Variations in wing morphology among subspecies might reflect different migration distances in Bluethroat

Bluethroat (Luscinia svecica) Science Article 11

abstract

Long-distance migrants have a more pointed and concave wing than short-distance migrants. These pointed and concave wings are thought to minimize the energy-cost of flight. Detailed analyses of wing morphology among populations might therefore offer clues about the migratory behaviour of those populations whose wintering areas are not known. In this work we analysed variations of wing shape of three populations of Bluethroats (Luscinia svecica) from western Europe with different migration distances: L. s. namnetum(breedsmainly inWFrance, winters inWPortugal andMorocco, n = 31), L. s. cyanecula from central Europe (breeds inCEurope,winters in S Europe andNandC Africa, n = 182), L. s. cyanecula from Iberia (breeds in Iberia, but theirwintering areas are still unknown, n = 39). To assess wingmorphology we usedC2 andC3 wingtip shape indices proposed by Lockwood et al. (1998),measuring wing pointedness and convexity, respectively. Males had more pointed and concave wings. As expected, namnetum was found to have a relatively more rounded wing than cyanecula, as well as a more convex wing, agreeing with the fact that namnetummoves shorter distances between its breeding andwintering areas.No significant differences were observed between cyanecula fromC Europe and Iberia. Our results suggest that Bluethroats from Iberia are long-distancemigrants.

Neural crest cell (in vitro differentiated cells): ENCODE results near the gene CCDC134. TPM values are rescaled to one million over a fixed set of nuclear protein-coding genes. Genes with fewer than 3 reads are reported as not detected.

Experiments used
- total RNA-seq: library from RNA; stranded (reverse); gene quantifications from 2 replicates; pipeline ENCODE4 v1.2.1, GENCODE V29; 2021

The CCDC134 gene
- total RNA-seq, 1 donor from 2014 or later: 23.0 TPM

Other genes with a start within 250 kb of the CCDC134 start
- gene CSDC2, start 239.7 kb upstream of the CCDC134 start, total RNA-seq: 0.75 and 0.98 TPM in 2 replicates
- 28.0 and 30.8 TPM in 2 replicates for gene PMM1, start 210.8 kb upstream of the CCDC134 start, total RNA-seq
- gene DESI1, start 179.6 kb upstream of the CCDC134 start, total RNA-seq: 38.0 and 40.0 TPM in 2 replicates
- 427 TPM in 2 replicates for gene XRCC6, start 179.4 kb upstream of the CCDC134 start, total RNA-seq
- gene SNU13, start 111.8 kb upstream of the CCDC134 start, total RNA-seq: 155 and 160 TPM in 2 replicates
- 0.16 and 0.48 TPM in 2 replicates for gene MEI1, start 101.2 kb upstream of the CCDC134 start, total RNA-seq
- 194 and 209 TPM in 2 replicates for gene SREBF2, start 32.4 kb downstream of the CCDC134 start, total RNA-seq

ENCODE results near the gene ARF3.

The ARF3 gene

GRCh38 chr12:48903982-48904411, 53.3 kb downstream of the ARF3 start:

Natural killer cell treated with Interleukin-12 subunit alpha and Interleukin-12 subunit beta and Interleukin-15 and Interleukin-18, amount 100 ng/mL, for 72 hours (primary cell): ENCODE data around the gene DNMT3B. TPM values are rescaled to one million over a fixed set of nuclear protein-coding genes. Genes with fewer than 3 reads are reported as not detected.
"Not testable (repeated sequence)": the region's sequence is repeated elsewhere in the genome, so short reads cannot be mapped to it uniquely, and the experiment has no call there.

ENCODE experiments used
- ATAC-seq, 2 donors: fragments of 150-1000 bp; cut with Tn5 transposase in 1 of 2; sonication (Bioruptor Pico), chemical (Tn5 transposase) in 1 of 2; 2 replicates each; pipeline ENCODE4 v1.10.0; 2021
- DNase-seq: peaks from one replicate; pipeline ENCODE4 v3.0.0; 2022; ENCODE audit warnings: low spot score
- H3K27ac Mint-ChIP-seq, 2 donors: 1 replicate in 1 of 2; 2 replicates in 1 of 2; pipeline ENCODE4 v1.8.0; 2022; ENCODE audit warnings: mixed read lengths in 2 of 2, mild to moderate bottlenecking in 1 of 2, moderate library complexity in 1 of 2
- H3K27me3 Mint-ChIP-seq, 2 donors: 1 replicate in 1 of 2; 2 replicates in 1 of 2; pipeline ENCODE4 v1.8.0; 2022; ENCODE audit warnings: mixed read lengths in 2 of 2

Arizaga, F. Campos, D. Alonso, Ornis Fennica 83:162-169. 2006

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